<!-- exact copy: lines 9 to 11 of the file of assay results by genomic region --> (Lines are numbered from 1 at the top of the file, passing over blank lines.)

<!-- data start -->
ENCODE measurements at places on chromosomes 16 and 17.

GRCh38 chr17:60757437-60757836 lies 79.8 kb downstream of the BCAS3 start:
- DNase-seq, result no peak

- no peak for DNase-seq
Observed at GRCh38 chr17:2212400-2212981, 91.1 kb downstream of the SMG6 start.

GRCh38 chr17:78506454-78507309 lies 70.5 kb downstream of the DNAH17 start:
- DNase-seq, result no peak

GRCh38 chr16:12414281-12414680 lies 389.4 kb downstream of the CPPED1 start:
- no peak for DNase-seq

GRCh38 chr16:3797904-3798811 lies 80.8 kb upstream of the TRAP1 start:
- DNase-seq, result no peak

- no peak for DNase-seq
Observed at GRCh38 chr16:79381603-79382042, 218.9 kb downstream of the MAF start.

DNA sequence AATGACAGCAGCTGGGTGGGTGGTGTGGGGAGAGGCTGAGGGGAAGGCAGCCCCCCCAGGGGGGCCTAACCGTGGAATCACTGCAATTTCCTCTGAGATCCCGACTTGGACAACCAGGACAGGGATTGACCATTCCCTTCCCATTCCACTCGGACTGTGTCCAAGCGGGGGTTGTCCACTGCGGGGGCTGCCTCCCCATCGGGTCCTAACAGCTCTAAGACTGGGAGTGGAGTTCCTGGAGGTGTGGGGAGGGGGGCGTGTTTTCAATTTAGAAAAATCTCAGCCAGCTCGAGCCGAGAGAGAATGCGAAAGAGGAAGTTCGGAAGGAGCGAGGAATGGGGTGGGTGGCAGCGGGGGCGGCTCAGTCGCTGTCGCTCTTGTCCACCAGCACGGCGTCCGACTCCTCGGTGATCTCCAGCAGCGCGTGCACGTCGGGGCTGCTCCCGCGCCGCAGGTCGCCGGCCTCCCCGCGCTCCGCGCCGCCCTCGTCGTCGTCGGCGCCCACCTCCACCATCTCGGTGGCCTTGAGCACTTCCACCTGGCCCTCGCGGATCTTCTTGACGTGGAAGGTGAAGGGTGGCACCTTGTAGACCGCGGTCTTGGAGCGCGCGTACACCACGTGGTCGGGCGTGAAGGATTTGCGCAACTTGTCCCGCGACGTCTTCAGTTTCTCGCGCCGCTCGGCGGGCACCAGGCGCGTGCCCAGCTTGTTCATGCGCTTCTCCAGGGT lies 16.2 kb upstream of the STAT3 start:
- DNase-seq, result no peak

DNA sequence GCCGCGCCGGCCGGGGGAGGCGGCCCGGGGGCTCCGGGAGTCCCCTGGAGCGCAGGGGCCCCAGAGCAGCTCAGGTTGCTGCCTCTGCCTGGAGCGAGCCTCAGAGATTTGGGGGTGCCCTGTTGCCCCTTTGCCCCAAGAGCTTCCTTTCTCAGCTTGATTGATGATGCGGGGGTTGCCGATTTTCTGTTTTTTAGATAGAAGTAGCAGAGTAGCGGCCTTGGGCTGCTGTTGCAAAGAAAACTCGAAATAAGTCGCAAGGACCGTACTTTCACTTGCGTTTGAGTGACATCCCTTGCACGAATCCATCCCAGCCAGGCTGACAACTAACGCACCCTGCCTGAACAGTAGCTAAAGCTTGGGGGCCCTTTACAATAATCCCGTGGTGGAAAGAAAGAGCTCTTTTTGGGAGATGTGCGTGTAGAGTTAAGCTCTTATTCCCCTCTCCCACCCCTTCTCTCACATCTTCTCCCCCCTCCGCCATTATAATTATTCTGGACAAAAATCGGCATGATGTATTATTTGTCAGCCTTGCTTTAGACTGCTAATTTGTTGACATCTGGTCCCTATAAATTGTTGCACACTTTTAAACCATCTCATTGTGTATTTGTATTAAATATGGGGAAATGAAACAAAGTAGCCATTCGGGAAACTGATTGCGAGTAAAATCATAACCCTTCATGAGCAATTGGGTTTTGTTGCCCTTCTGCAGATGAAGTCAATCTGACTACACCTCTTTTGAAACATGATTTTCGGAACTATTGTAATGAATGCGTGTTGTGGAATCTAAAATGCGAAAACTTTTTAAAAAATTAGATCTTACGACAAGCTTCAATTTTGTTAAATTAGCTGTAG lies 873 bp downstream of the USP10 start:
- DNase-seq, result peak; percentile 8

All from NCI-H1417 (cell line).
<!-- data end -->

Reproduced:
- no peak for DNase-seq

GRCh38 chr16:3797904-3798811 lies 80.8 kb upstream of the TRAP1 start:
- DNase-seq, result no peak